What is a “memorandum of wishes”?
A memorandum of wishes is often signed in conjunction with a trust deed. What is it?
Most family trusts that we see are “discretionary” trusts.
This means that the trustees have the discretion to decide who gets a benefit under the trust.
There may be quite an extensive range of beneficiaries ranging from the people who set it up, to their children, grandchildren, and other family members.
Sometimes they even extend to future spouses and to spouses and partners of children and grandchildren.
Simply because you are named as one of these possible beneficiaries, does not mean that you are entitled to receive anything. That discretion to decide who gets what is usually given to the trustees.
When you read a trust deed you will often see that the discretion is very wide. Trustees can often give part or all of the trust fund to one or several beneficiaries. They don’t have to give reasons. They have the “discretion”.
Often when people are setting up trusts they want to give the trustees some guidance as to how they would like to see those discretions exercised. This guidance is usually contained in an informal document often called a “memorandum of wishes” or a “letter of wishes”.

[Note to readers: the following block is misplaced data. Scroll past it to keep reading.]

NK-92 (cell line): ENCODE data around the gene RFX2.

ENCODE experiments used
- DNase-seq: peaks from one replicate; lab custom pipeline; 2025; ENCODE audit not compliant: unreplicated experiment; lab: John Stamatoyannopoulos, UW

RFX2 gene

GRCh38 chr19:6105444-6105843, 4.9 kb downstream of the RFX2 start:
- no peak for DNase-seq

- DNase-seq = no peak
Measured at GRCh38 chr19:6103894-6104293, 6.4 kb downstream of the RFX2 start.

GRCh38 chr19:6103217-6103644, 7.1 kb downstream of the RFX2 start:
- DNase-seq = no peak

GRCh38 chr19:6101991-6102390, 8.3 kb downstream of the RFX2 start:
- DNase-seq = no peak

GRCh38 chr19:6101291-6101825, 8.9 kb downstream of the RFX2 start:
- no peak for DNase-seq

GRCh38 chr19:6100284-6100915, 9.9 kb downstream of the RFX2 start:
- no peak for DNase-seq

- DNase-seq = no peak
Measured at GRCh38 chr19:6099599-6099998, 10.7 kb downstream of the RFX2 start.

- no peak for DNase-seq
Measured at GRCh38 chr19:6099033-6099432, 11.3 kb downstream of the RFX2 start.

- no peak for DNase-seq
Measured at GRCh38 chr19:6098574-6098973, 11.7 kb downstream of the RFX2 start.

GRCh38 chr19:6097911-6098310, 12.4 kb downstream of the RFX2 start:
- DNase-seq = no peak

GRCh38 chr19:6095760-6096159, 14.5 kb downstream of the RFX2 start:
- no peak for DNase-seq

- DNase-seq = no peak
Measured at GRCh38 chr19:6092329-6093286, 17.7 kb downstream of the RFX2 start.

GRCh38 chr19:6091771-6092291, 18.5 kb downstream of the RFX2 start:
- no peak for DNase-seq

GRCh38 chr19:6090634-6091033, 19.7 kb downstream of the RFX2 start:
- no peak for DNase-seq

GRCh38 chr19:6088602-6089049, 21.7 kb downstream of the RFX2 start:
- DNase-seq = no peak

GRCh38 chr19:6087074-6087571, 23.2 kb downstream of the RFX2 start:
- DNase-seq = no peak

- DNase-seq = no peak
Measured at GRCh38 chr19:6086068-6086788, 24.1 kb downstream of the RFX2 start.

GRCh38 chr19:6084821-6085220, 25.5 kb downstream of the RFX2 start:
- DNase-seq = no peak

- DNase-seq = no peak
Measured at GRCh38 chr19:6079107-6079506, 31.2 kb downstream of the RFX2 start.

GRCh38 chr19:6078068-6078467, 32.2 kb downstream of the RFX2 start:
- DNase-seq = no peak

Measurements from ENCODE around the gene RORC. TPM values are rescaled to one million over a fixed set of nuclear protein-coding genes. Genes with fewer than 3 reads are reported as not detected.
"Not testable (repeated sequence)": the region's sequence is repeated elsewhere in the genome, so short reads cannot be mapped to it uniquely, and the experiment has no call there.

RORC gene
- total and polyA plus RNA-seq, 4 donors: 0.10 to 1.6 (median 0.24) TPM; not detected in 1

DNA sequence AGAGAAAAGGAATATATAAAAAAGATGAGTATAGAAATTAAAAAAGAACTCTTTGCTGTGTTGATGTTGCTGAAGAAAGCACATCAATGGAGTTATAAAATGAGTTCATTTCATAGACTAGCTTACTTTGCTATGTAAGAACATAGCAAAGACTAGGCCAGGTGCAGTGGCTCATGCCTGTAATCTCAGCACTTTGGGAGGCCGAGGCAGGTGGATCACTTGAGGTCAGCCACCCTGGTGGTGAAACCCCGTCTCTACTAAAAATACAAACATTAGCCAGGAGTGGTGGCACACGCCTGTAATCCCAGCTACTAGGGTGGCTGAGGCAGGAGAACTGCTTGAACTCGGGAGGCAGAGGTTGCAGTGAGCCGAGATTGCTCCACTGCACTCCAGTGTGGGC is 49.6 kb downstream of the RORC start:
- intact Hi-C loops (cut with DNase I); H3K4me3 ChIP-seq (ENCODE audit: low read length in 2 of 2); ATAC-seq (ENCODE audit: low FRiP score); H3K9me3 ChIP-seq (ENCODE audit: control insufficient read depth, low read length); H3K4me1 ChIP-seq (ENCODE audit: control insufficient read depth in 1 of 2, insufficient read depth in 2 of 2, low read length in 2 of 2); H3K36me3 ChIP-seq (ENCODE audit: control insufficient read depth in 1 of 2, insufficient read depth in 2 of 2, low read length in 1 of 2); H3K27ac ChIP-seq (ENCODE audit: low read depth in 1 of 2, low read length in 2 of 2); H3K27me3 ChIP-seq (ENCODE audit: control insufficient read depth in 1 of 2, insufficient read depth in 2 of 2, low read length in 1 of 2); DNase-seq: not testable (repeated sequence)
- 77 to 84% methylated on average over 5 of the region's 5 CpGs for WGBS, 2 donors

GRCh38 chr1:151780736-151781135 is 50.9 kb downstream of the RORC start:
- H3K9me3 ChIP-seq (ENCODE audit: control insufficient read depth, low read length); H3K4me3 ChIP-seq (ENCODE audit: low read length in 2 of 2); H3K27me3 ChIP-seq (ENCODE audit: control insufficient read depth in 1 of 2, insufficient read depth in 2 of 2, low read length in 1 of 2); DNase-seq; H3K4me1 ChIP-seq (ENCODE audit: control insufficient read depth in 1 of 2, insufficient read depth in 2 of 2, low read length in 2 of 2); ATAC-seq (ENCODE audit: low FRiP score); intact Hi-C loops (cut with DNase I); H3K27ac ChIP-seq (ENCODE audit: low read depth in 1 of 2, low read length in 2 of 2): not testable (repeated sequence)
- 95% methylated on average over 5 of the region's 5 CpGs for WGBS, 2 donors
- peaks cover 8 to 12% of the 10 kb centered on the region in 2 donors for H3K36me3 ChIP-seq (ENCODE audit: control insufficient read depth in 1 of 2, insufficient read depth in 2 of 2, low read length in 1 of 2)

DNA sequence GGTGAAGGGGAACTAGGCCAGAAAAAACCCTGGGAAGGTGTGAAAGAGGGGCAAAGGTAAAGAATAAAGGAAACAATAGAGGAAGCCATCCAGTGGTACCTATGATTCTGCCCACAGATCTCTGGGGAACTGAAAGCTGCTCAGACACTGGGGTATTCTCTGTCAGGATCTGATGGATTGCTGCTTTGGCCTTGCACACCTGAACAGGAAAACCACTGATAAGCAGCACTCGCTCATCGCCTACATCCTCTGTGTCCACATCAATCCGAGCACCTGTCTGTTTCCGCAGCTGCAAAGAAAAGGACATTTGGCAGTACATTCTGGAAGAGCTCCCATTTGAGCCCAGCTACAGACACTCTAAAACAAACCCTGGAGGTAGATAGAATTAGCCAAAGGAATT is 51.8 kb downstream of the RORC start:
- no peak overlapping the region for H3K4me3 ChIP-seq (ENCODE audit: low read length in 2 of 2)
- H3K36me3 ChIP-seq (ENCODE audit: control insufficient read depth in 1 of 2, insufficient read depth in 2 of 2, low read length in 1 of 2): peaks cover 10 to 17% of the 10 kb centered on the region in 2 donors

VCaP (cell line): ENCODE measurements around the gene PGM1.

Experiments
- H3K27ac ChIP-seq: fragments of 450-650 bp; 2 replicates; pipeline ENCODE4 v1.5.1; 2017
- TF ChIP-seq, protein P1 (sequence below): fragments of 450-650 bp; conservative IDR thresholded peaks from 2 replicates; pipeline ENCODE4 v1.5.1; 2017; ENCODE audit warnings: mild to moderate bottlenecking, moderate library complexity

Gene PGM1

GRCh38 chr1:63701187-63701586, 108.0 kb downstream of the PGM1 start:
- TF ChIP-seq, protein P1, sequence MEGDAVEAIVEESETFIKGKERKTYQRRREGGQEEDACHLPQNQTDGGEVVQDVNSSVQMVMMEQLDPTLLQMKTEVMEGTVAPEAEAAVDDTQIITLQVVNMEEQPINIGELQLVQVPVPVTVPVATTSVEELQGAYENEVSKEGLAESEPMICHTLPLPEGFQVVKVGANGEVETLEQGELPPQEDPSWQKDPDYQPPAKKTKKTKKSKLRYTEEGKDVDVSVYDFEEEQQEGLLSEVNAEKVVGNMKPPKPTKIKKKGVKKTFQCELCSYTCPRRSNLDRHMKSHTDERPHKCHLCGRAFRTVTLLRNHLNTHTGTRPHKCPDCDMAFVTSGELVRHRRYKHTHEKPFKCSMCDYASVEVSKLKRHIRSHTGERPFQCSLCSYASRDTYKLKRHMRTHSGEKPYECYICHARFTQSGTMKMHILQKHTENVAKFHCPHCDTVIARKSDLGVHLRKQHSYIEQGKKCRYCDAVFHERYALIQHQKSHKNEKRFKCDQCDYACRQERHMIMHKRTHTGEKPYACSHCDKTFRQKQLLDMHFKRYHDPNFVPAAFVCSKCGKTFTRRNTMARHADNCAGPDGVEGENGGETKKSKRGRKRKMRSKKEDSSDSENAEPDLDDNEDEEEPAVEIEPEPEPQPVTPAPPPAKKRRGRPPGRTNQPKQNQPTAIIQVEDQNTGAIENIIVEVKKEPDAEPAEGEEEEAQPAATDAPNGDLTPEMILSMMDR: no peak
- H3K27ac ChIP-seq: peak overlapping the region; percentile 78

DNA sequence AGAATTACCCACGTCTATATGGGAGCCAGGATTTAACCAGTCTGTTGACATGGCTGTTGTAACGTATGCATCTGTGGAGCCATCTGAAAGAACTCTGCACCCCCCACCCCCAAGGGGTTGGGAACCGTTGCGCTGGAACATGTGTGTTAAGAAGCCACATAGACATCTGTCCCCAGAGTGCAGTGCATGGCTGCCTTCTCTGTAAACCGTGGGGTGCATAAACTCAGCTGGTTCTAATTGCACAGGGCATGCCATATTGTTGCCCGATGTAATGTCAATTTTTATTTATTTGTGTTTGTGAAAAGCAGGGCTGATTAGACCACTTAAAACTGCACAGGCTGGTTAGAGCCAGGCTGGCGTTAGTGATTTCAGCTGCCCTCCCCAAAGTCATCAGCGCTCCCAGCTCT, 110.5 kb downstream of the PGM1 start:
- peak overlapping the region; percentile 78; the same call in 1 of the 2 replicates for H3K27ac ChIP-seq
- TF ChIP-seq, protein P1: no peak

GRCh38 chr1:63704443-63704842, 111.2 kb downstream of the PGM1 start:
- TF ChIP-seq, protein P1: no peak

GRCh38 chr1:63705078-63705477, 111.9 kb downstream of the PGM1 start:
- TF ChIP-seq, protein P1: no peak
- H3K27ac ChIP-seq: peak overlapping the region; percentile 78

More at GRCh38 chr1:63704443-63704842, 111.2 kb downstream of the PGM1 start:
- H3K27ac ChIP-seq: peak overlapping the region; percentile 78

This memorandum or letter is not legally binding on the trustees. However usually the person setting up the trust is careful to choose trustees who they think will exercise the discretion in an appropriate way and usually they are expecting the trustees to pay some respect to a memorandum of wishes.
These documents are often employed in anticipation of there being a change of trustees. For example, if someone sets up a trust they may be able to indicate in their will who will take over as trustees on their death. A memorandum of wishes can be useful in guiding any replacement trustees.
A memorandum of wishes is confidential to the trustees. It is not a document that they can be obliged to show to the beneficiaries. It is to help them in making their decisions as to how they exercise their discretion and is therefore part of the trustees’ internal decision-making process.
Wills and Estates
Your will contains instructions about what you want done with your property when you die and how you want your dependants to be looked after. It may be the most important piece of paper you’ll ever sign.